As expected, Mexico's economic activity index rose by an annualised 1.3% in July. Inflation in Brazil fell to 8.97% in August, down from 10.7% last January. This could help the central bank ease its monetary policy in coming months, thereby reducing the impact of financial charges on the country’s highly geared companies.
All this good news reinforces our positive stance on emerging markets.
To everyone’s surprise, OPEC’s informal meeting in Algiers resulted in the cartel reaching an agreement in principle to limit output to 32.5/33 million b/d compared to 33.24/33.47 million at the end of August (depending on which figures are used, respectively those provided by OPEC and the IEA). Oil prices jumped 5% on the news. The agreement would mean a minimal cut of 0.24/0.74 million b/d on today’s 33.24 million or enough to rebalance the global market in the first half of 2017.
This is good news for market sentiment but raises more questions than it answers. For example, does this preliminary agreement undermine Saudi Arabia’s efforts over the last 2 years to allow the market to decide on price levels? It is too early to say for sure. Moreover, the agreement does not specify how this production cut would be shared out among OPEC members. And yet Iran is, for the time being, still keen to raise output to more than 4 million b/d compared to current levels of 3.6 million (and 4.2 million before sanctions were imposed). And recent progress in Libya and Nigeria suggests that both countries could also ramp up output to return to previous levels. These questions will almost certainly be answered at the November 30 OPEC meeting unless the agreement is nipped in the bud in the meantime. Iraq, for example, said after the meeting that OPEC had underestimated its potential output. And the agreement makes no mention of Russia’s position and yet Moscow has just announced record output of 11.1 million b/d.
All of this means we are still cautious on the future of the agreement although we believe oil prices will benefit from support at USD 45 a barrel up to November while remaining volatile.
After a series of audits, the Philippines Department of the Environment and Natural Resources has recommended that 20 mines, including 18 nickel sites, should be shut down for non-compliance with human rights and environmental standards. This represents half of the country’s capacity and 8-9% of global production and would trigger a market deficit.
Elsewhere, central banks were very active buyers of gold in August and snapped up a further 27 tonnes according to the IMF. Russia was the biggest buyer, acquiring 20 tonnes followed by China (5 tonnes).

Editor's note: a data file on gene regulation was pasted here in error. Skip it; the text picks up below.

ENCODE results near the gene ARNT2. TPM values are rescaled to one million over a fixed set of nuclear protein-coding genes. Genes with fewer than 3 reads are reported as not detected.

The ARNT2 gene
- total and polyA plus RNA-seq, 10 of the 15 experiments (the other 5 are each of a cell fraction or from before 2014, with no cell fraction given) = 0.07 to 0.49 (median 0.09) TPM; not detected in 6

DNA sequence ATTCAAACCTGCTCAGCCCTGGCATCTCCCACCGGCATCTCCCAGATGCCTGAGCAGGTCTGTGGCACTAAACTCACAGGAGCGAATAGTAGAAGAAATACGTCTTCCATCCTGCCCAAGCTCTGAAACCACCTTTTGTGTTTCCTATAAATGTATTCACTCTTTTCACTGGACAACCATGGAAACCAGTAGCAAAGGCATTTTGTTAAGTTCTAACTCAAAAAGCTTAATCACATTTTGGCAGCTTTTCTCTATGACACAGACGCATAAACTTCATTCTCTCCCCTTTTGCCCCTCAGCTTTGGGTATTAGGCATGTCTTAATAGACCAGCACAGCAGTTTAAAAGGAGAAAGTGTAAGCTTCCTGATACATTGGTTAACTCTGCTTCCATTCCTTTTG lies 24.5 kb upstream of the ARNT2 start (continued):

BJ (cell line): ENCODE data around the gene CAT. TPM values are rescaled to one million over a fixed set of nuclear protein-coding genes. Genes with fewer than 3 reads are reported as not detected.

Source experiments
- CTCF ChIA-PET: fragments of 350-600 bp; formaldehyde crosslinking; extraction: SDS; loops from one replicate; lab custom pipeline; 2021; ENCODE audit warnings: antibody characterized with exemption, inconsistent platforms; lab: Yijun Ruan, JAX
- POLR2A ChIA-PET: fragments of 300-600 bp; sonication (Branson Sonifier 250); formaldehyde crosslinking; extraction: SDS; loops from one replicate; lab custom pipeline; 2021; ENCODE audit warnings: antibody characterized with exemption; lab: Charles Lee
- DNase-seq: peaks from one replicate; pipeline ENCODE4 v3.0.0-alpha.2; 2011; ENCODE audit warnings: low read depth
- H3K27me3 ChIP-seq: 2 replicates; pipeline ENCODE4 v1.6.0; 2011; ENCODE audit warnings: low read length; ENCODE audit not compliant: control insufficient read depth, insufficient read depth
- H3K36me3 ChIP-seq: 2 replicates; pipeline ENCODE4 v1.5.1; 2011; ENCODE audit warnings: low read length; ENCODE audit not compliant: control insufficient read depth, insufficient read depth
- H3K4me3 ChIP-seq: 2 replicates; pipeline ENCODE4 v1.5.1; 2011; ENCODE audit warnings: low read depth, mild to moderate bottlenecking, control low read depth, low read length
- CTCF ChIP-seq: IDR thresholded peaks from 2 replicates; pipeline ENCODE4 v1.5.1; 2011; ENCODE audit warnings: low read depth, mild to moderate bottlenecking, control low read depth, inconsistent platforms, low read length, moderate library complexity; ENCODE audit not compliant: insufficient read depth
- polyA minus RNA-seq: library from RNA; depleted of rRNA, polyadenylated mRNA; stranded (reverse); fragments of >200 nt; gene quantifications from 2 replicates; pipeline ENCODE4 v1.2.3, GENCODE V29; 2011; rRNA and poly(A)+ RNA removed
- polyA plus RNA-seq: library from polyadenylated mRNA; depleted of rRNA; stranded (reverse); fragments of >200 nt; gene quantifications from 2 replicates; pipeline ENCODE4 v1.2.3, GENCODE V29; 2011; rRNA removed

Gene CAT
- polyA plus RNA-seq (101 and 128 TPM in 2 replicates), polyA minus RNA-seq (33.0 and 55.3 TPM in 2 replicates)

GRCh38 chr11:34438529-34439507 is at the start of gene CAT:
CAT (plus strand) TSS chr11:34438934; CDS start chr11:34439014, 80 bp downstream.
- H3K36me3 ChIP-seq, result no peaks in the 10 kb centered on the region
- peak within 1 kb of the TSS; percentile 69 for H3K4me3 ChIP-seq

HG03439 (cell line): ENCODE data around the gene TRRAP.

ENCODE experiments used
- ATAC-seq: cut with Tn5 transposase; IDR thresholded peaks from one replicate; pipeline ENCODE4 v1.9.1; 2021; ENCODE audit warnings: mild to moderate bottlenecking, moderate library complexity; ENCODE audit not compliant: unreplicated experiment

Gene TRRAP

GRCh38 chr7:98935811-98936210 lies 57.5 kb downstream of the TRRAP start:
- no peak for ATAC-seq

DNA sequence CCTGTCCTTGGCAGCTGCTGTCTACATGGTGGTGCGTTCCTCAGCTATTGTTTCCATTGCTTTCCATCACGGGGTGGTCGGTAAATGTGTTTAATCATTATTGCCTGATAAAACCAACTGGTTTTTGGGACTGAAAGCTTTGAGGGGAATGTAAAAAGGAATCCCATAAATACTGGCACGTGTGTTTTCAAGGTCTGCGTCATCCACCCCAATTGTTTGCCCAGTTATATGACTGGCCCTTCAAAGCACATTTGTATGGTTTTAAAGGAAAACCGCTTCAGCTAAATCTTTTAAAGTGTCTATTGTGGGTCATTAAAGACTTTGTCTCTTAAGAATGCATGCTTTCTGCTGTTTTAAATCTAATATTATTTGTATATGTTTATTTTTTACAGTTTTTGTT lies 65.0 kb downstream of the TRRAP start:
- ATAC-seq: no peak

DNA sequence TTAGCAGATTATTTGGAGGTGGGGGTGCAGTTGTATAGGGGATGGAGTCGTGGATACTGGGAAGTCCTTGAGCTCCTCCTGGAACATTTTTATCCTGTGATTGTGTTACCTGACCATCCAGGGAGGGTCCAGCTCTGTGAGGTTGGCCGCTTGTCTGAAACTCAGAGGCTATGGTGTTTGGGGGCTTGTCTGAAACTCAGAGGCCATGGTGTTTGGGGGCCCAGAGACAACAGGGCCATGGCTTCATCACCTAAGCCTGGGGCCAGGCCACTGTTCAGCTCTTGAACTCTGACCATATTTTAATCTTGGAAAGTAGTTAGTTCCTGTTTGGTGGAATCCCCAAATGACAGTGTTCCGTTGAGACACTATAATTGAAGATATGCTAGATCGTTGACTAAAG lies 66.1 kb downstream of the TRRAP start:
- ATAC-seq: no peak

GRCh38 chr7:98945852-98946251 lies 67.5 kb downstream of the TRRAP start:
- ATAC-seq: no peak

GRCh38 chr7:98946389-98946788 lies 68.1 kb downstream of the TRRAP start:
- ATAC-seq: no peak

Credit markets eyed Deustche Bank’s woes after reports that some of its derivatives-clearing clients had reduced exposure to the bank. Spreads widened sharply on the bank’s debt, especially its subordinated bonds. The contagion spread to all financial debt. But spreads did not widen as much in other sectors and the week ended with the Main index stable at 73bp and the Xover at 333bp.
OPEC’s agreement on plans to reduce output took the market by surprise and caused a surge in oil prices while lending support to credit markets.
The investment grade new issues market remained underpinned by the ECB's stance. Total issued 2 hybrid bonds, Blackstone sold a 10-year maturity, Amadeus a 4-year bond and Veolia Environnement a 7-year and a 12-year bond.
The high yield market was relatively buoyant and saw active issuance. New companies made their debuts: Belgium’s Sarens ,a medium-sized crane operator, Schoeller Allibert, a German plastic packaging company and DEA Finance, a German oil company owned by LetterOne. Air France also announced it would be issuing a 6-year maturity.
The market's positive mood after the news from OPEC’s meeting in Algiers quickly turned bearish on Friday morning as volatility surged (V2X at 23.5) on the back of Deutsche Bank’s woes.
The primary market remained active with five new convertible bond deals over the week. Crédit Agricole raised EUR 300m with bonds at a negative yield that are exchangeable into shares of French private equity company Eurazeo. The French bank also bought back its existing exchangeable. Spanish IT company Indra Sistemas issued a EUR 250m 1.25% convertible bond and simultaneously tendered for EUR 100m of its existing 2018 convertible. Swedish pharmaceuticals company, Recipharm, issued a SEK 1bn 2.75% convertible bond and Norway’s Ship Finance announced a new USD 200m convertible and a buyback of part of its outstanding 2018 bond. In the US, distressed shale gas producer Chesapeake Energy issued a USD 1.1bn 10-year convertible to repay existing debt.
In secondary market news, the semiconductor sector was very strong due to speculation that Qualcomm intended to bid for its rival NXP Semi; the ratchet in the 2019 convertible would be worth 8 points in the event of a takeover offer on NXP at a 30% premium. Steinhoff raised EUR 2.44bn EUR by placing new and existing shares to fund its acquisition of Mattresses Firm and Poundland. In China, property development company Hsin Chong came under pressure and slumped 35% on the week after Anonymous Analytics rated the stock a strong sell. The movement cited concerns that the current chairman was using the company to offload personal losses on development projects, thereby boosting the company’s debt levels and interest burden.